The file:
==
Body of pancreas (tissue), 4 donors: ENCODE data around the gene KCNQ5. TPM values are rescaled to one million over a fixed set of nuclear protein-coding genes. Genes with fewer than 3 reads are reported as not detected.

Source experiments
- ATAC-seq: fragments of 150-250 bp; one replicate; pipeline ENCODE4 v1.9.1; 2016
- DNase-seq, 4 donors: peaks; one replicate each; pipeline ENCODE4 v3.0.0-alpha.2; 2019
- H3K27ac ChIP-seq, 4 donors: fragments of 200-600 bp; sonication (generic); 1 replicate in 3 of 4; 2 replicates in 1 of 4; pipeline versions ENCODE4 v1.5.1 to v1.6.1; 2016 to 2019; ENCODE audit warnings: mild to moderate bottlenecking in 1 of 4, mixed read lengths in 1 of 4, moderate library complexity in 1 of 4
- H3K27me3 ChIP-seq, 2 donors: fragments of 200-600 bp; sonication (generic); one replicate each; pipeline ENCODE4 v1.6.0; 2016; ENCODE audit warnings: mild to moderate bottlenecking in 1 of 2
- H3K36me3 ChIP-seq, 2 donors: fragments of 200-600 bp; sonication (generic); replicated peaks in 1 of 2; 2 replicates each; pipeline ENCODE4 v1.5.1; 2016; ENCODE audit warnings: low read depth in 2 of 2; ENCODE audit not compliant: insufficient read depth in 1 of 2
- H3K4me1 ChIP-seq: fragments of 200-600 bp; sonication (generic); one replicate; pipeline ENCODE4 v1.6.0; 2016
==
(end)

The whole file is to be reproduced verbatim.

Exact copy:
Body of pancreas (tissue), 4 donors: ENCODE data around the gene KCNQ5. TPM values are rescaled to one million over a fixed set of nuclear protein-coding genes. Genes with fewer than 3 reads are reported as not detected.

Source experiments
- ATAC-seq: fragments of 150-250 bp; one replicate; pipeline ENCODE4 v1.9.1; 2016
- DNase-seq, 4 donors: peaks; one replicate each; pipeline ENCODE4 v3.0.0-alpha.2; 2019
- H3K27ac ChIP-seq, 4 donors: fragments of 200-600 bp; sonication (generic); 1 replicate in 3 of 4; 2 replicates in 1 of 4; pipeline versions ENCODE4 v1.5.1 to v1.6.1; 2016 to 2019; ENCODE audit warnings: mild to moderate bottlenecking in 1 of 4, mixed read lengths in 1 of 4, moderate library complexity in 1 of 4
- H3K27me3 ChIP-seq, 2 donors: fragments of 200-600 bp; sonication (generic); one replicate each; pipeline ENCODE4 v1.6.0; 2016; ENCODE audit warnings: mild to moderate bottlenecking in 1 of 2
- H3K36me3 ChIP-seq, 2 donors: fragments of 200-600 bp; sonication (generic); replicated peaks in 1 of 2; 2 replicates each; pipeline ENCODE4 v1.5.1; 2016; ENCODE audit warnings: low read depth in 2 of 2; ENCODE audit not compliant: insufficient read depth in 1 of 2
- H3K4me1 ChIP-seq: fragments of 200-600 bp; sonication (generic); one replicate; pipeline ENCODE4 v1.6.0; 2016